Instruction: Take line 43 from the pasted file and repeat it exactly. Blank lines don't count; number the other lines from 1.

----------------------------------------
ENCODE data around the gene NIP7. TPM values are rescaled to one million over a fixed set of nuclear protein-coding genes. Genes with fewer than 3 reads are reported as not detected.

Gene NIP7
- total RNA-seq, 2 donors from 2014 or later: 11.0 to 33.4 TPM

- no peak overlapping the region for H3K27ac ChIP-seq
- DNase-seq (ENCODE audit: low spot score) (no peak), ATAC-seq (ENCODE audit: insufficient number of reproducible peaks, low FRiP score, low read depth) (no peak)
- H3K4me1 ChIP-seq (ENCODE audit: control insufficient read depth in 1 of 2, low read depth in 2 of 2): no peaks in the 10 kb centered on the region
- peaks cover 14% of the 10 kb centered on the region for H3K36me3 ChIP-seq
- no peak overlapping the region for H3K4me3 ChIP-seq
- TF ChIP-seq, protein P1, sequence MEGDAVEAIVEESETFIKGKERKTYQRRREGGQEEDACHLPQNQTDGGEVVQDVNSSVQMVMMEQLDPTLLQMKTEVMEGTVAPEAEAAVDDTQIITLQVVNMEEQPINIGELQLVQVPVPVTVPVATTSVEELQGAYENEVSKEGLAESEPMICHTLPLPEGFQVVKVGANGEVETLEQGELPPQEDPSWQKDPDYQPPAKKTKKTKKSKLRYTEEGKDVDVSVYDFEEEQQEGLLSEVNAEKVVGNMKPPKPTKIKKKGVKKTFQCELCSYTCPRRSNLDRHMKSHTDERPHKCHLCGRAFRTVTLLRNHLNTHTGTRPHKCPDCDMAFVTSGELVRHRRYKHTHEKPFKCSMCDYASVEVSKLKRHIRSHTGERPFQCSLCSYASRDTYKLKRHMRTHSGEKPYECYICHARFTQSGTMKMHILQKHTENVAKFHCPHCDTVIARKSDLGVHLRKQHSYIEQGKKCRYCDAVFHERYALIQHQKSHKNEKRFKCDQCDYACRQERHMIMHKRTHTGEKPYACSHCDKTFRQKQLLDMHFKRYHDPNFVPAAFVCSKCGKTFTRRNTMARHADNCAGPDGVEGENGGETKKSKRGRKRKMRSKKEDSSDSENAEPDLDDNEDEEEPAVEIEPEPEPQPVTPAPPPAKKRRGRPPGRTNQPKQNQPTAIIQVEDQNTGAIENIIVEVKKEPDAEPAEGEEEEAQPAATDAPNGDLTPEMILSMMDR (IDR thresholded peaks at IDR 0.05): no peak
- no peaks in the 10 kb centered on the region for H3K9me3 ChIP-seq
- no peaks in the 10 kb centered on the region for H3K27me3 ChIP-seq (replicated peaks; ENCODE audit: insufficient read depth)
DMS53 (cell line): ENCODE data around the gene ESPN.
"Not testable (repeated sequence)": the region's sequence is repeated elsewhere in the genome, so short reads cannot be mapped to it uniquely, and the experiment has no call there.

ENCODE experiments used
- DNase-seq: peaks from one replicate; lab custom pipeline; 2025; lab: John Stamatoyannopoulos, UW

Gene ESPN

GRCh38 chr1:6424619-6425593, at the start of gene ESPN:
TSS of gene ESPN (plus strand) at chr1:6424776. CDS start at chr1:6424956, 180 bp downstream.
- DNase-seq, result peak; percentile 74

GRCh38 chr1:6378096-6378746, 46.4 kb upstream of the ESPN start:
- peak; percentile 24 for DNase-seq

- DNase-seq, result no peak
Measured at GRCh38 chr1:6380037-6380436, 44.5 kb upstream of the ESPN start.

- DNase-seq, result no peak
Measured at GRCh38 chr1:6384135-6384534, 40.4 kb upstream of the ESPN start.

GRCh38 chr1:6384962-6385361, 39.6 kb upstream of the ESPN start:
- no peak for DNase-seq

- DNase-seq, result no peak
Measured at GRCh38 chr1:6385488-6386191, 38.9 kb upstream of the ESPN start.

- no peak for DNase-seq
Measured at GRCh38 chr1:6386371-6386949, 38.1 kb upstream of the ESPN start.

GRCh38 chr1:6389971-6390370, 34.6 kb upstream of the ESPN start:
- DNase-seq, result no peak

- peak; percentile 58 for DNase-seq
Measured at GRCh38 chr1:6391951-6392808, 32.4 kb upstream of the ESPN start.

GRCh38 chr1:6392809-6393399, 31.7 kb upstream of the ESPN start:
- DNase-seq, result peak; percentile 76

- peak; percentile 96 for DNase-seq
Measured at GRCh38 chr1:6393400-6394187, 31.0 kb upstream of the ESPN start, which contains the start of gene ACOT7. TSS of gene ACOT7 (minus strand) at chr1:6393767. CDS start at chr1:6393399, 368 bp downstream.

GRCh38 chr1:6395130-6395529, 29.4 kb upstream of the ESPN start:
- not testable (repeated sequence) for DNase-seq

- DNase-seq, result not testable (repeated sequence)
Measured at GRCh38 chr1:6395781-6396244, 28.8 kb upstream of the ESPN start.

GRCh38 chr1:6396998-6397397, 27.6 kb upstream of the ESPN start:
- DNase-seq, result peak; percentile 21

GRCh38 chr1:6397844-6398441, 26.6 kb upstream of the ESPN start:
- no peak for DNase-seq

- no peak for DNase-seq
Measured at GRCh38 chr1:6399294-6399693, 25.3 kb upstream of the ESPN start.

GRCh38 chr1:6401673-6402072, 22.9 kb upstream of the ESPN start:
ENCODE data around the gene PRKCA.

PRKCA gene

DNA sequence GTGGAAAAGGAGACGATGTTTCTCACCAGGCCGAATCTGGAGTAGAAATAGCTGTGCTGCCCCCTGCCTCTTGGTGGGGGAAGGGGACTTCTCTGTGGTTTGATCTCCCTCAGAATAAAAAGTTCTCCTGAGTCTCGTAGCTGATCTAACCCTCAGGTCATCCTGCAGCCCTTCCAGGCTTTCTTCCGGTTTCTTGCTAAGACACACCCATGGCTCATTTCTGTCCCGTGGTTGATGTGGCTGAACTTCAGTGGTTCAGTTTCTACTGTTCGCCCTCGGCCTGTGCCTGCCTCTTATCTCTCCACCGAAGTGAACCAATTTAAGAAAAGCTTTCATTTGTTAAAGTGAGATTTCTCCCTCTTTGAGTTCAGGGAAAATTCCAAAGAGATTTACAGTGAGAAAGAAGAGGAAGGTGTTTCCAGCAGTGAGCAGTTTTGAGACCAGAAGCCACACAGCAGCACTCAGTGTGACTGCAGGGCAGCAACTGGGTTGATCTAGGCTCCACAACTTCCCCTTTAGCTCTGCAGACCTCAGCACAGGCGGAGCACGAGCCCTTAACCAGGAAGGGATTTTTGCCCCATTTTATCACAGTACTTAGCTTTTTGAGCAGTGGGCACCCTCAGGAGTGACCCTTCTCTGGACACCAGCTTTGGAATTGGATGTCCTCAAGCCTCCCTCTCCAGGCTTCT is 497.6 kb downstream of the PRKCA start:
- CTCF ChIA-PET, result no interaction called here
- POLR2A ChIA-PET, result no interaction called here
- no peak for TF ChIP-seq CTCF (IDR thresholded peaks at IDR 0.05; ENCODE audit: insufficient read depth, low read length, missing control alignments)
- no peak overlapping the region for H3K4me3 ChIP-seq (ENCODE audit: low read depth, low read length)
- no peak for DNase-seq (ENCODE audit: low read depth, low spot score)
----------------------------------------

Measured at GRCh38 chr1:6395781-6396244, 28.8 kb upstream of the ESPN start.